As we comfort ourselves in times of difficulties, we may unknowingly experience backdraft - the feeling of discomfort that may arise from old emotional wounds. This experience can be confusing but when responded well to, it can be transformative.
What is backdraft?
“Backdraft” is a term that firefighters use to describe how a fire can intensify when fresh oxygen is introduced in a previously oxygen deprived environment usually when a door or a window is opened. A similar effect can occur when we begin to open up and experience our emotions fully.
For some of us, our hearts may have been bruised by pain accumulated over our lifetime. In order to function in our lives, we have learnt to shut out and suppress negative experiences.
While self-compassion has the capacity to reach deep into the heart and offer unconditional love, the depths of the heart is also where we hold our most painful and tender memories. When we offer ourselves unconditional love – love without any condition – emotions and experiences unlike love can be revealed, and this is what backdraft is all about.
The pain isn’t caused by your self-compassion, it is revealed by it
We often know something is present because we’ve experienced its absence in the past. We know light because we know darkness, relaxation because of tension, and joy because of sorrow. Indeed, the mind often evokes a counter example of what we’re talking or thinking about, especially if we’re dealing with a concept that’s new or foreign to us, like being more kind than usual. It is our mind’s way of trying to categorize and make sense of things. For example, if you think to yourself, “may I be happy,” you may then think of times you weren’t happy.
It works similarly with emotional memories. When we begin to love and treat ourselves with kindness, it can sometimes evoke memories and feelings from when we were not cared for, loved, or accepted in the past. These emotions can be especially activated if someone didn't receive the kind of love they deserved as a child.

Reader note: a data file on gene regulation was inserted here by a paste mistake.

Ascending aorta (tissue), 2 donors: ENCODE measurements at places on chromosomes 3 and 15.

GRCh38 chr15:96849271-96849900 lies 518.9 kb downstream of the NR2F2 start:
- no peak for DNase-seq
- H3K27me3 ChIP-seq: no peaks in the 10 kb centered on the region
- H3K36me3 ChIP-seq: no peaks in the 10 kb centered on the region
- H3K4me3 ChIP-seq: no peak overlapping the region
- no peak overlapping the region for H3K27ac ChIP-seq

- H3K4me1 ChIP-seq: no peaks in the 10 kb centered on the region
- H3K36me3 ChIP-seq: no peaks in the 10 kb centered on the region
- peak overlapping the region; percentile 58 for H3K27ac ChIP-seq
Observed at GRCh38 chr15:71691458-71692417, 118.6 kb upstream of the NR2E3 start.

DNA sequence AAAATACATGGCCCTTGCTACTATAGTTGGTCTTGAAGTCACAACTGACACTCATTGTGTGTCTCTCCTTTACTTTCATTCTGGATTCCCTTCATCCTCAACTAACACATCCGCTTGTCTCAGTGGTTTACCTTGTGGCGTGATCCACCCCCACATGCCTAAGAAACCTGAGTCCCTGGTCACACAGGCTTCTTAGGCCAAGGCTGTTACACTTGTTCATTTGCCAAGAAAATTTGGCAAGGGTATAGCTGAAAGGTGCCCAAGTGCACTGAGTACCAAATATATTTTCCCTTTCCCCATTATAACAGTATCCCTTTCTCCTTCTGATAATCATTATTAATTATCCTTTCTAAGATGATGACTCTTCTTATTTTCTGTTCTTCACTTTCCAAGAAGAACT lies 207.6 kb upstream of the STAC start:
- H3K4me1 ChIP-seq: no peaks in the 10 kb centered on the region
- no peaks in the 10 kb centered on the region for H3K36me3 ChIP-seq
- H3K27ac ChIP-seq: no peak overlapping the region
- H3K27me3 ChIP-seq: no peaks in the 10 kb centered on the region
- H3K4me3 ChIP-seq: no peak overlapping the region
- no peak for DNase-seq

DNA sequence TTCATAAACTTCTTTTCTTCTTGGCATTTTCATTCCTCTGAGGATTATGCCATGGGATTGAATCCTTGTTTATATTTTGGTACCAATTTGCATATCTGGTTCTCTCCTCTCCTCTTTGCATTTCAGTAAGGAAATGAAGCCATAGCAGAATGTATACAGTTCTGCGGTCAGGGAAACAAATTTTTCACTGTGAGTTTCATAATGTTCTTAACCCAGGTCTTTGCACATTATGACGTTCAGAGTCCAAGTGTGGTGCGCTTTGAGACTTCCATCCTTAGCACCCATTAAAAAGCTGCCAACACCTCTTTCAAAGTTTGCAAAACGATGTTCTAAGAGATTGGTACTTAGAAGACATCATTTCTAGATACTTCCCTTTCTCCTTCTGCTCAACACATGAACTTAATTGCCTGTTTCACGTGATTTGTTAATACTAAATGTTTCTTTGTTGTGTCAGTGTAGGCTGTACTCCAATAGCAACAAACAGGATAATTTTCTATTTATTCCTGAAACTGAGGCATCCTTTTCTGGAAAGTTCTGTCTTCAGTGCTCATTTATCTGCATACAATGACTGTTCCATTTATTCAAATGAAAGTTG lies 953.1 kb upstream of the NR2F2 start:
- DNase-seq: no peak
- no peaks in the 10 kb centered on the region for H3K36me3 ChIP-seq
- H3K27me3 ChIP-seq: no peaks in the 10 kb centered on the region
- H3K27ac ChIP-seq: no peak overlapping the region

How do I recognise backdraft?
Backdraft can show up as any type of emotional, mental or physical discomfort. For example:
● Emotionally - guilt, fear, sadness
● Mentally - “I’m all alone”, “I’m unworthy”
● Physically - body memories,numbness, aches
These discomforts often seem to appear out of nowhere and we may not understand why it is happening. More often than not, we tend to react in ways that increase the intensity of the backdraft. For example, we may start criticizing ourselves for being a crybaby, get agitated or even go into a tug of war between our rational minds and emotional hearts. All these reactions are natural and can also be met with kindness and compassion. So, how do we skillfully approach backdraft then?
Tip 1: Allow and observe
Allow backdraft to stream in the background of your awareness and see if it dissipates on its own. Slightly slow down the pace of the compassion practices you are doing if the backdraft remains strong.
Tip 2: Practice mindfulness
If backdraft remains too distressing, practice mindfulness to regulate your emotions. Redirect attention to a neutral focus inside your body (e.g. your breathing), or a sensation at the boundary of the body (e.g. your legs pressing against the floor), or a sense object in the outside world (e.g. the coffee aroma). The further from your body you go, the easier it will be.
Tip 3: Anchor awareness in daily activities that comfort you
Anchor your awareness in ordinary activities such as washing dishes, going for a walk, taking a warm bath, or listening to music. Very importantly, these activities should comfort, soothe and support you. If you find yourself ruminating on negative thoughts while doing an activity, switch to another task.
All said and done, you are the foremost expert on your life and what you need. By examining your needs in the moment, even as you are experiencing a backdraft, you can become more skillful in responding to those needs.
To learn more about how you can cope better with backdraft, kindly contact Now.Here. at email@example.com.
This is a blog collaboration project between Now.Here. and Samaritans of Singapore to offer key insights and practical skills as preventive and supportive measures towards suicidal thoughts for the World Suicide Prevention Day.
This article is contributed by Now.Here., a social enterprise that empowers people with the skills of compassion to experience happiness, flourish and contribute to a better world. Visit them at www.now-here.global.
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